The Euro and Country Sovereignty, Op-ed
The Euro came into circulation 1999, as a common currency for 20 European countries. One of the main concerns or criticism was whether the member countries would lose sovereignty, or their rights to control its own affairs. The Euro is on the road to crashing, and many options are being debated about how to save it, including giving up some sovereignty. The Wall Street Journal reported June 4th, that one of the plans may include the “transfer of sovereignty on fiscal matters.”
Common currencies often look good on paper, but they are an untested experiment. How they weather difficult financial times, is a true test of their long-term viability. When country’s economics get close to the brink of disaster, will fierce individual country nationalism resist giving up some sovereignty to save their bacon?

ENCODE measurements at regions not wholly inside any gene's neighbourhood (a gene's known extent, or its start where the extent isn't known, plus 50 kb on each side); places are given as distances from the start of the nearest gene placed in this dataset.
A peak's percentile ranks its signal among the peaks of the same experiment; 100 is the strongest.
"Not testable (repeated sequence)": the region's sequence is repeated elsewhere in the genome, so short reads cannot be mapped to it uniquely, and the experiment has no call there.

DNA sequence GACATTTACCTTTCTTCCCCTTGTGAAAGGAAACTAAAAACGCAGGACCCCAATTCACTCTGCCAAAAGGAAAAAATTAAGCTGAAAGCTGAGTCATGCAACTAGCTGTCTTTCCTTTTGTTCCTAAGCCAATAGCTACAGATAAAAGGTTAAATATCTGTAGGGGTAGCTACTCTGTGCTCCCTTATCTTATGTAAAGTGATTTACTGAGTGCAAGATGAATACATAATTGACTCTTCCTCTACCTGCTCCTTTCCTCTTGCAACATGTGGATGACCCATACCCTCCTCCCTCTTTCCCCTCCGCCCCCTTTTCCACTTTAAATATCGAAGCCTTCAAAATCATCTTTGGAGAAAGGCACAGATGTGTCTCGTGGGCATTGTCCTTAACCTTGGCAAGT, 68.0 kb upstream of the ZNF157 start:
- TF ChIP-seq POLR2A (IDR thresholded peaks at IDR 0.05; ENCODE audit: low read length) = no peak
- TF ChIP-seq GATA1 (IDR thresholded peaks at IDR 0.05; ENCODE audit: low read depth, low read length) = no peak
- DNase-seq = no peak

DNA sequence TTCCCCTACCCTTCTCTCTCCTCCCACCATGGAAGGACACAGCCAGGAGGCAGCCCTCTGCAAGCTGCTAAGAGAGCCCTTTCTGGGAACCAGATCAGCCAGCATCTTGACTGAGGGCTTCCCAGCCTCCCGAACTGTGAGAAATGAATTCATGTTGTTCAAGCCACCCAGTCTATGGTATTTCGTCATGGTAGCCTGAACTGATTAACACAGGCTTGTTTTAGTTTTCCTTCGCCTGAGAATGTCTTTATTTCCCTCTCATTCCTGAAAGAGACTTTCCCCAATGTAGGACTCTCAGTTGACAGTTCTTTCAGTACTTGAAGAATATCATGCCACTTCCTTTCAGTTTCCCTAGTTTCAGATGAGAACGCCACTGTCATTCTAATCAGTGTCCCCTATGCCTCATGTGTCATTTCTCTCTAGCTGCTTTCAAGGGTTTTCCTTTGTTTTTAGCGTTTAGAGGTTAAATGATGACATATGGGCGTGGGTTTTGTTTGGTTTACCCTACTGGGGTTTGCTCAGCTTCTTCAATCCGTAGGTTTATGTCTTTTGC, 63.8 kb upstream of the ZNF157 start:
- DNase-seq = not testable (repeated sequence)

There has been some consideration given to the idea of a North American currency for Canada, the United States and Mexico, but given the problems the Euro has faced, the likelihood of an “Amero” is dim at this point.
We are seeing history in the making in Europe and the ripple effects will hit the global marketplace, making interesting economic theater.by